According to a recent report released by the American Humane Society, animal shelters across the country euthanize 2.4 million healthy dogs and cats each year due to pet overpopulation. No one steps forward to adopt these animals in the organization’s time limit and a staff member has to euthanize him or her to make room for other homeless pets. This equates to one healthy animal losing his or her life every 13 seconds in America alone. While this is a sad and frustrating statistic, it’s also preventable with spay or neuter surgery. Neutering a male pet means he can’t impregnate a female while a spay surgery in females renders them infertile.
What Happens During a Spay or Neuter Surgery
The first thing a veterinarian does when a female pet undergoes spay surgery is to provide her with anesthesia to put her into a deep sleep. The veterinarian then removes the ovaries and uterus through an opening in the dog or cat’s abdomen.
After a male pet has received anesthesia for a neuter surgery, the veterinarian makes a small cut in the front of his scrotum. The veterinarian then removes each testicle and ties off the vas deferens that produces its blood supply.
Veterinary staff carefully monitors a pet’s heart and breathing rate throughout the procedure. They also provide pet owners with home care instructions once the pet comes out of surgery.
Benefits of Spaying
An unaltered female cat may go through several heat cycles each year. Intact female dogs usually go into heat two times each year. A cat becomes fertile well before she reaches one year old, which means she could produce dozens of litters of kittens during her lifetime. Cats in heat have loud vocalizations and can act aggressively to try to gain the attention of male cats.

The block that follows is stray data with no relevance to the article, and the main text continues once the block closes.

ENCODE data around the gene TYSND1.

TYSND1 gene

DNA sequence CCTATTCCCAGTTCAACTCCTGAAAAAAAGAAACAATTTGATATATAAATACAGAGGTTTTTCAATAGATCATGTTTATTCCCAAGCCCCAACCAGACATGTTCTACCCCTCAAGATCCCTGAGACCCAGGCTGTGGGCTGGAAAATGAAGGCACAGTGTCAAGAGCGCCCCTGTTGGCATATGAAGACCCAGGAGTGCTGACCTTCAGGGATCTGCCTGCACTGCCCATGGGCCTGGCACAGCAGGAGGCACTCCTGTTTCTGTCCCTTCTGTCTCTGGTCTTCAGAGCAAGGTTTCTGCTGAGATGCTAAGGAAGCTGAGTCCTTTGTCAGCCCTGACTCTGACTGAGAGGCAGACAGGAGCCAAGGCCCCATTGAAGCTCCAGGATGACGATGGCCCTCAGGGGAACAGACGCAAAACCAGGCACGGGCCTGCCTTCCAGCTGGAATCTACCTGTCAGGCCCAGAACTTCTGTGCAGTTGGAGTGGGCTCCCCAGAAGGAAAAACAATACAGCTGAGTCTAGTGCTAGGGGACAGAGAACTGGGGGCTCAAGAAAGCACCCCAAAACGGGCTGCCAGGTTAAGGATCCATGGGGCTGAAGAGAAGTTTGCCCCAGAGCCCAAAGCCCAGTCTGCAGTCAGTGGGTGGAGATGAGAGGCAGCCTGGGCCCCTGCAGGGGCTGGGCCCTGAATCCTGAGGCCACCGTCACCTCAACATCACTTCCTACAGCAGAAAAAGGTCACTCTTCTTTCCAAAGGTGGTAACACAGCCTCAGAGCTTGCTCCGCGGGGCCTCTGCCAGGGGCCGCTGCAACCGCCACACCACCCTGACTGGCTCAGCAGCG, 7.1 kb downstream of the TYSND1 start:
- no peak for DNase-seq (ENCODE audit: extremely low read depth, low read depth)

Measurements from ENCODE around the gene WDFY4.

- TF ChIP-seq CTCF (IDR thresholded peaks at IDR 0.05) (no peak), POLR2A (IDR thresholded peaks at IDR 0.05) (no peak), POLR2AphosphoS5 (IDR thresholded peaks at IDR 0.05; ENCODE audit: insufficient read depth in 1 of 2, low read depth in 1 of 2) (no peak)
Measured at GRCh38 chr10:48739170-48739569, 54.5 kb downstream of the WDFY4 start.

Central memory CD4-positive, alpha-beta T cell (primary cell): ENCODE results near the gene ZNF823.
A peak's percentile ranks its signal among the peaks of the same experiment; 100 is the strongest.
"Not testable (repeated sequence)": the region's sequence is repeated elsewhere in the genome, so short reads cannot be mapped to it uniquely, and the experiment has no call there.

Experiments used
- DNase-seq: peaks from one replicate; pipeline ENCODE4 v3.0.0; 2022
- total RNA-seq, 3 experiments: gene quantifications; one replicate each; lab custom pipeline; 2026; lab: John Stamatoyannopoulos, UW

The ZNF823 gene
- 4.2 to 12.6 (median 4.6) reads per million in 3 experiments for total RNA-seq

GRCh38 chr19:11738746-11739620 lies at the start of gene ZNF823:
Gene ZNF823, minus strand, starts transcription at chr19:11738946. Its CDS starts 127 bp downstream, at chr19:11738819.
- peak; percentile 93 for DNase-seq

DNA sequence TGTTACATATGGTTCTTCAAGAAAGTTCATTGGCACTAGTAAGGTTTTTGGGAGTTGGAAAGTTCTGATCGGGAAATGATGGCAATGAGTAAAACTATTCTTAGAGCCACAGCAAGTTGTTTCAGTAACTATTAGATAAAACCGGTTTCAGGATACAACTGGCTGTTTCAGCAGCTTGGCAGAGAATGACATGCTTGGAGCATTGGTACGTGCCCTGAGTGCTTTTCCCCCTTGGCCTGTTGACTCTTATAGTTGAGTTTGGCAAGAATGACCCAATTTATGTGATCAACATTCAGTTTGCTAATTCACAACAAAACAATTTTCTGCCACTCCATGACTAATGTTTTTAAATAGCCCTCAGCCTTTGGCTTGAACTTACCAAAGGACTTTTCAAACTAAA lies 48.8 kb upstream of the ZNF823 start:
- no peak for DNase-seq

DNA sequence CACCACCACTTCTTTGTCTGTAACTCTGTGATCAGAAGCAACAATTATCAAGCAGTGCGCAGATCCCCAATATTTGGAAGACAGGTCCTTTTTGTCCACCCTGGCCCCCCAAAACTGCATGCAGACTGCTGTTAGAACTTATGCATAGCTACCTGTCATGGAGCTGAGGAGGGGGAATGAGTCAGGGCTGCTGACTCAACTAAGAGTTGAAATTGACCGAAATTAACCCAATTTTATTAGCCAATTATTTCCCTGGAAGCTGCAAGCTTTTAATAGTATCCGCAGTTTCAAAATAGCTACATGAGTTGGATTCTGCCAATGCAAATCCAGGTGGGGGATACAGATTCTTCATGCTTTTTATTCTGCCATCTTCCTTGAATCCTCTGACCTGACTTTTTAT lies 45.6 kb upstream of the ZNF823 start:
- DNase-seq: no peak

Spaying a dog reduces her desire to roam free. If an unneutered neighbor male dog gets near a spayed female dog, he won’t attempt to mate with her. In addition to preventing litters of puppies and kittens that may not find a home, spaying a cat or dog decreases her risk of developing uterine, ovarian, and mammary gland cancer. The risk decreases the most for dogs and cats who have the surgery before they would have gone into heat for the first time.
Benefits of Neutering
Both dogs and cats can engage in aggressive behavior and roaming when they have not yet undergone the neutering procedure. The aggressiveness can surprise their human family when the dog attempts to bite or even act in a sexual manner towards people. Unneutered pets also spray their urine to claim a territory as their own. This odor is not only extremely unpleasant, it can be difficult to eliminate as well. After neutering surgery, the risk of testicular or prostate cancer in male pets drops significantly.
Neutering or spaying a pet increases his or her lifespan by an average of three to five years. One last thing to consider is that people with altered pets make better neighbors and are less likely to encounter the dangers of roaming because their pets are much more likely to remain in the home or yard.
Call us at 808-572-9003 with any questions you have about spaying or neutering your pets with Makawao Veterinary Clinic.
Stem Cell Banking for Pets
Stem Cell Banking is like Blood Cord Banking for pets! While Stem Cell Banking can be done at different times, the perfect opportunity is while your pet is being spayed or neutered. It is a once-in-a-lifetime opportunity to save your pets’s young, healthy stem cells for extraordinary health benefits in the future and give you peace of mind.
Stem cells can be banked for the entirety of your pet's life. With your pet’s cells preserved, we can provide vital care through regenerative medicine when it is needed most. An out-patient stem cell procedure is not painful to your pet and does not require anesthesia to administer, but the effects of their more youthful cells can offer 1-4 years of relief after the initial treatment. Re-treatment is easy and there is still no need for surgery or anesthesia.
If you're interested in Stem Cell Banking for your pet, contact our office at 808-572-9003.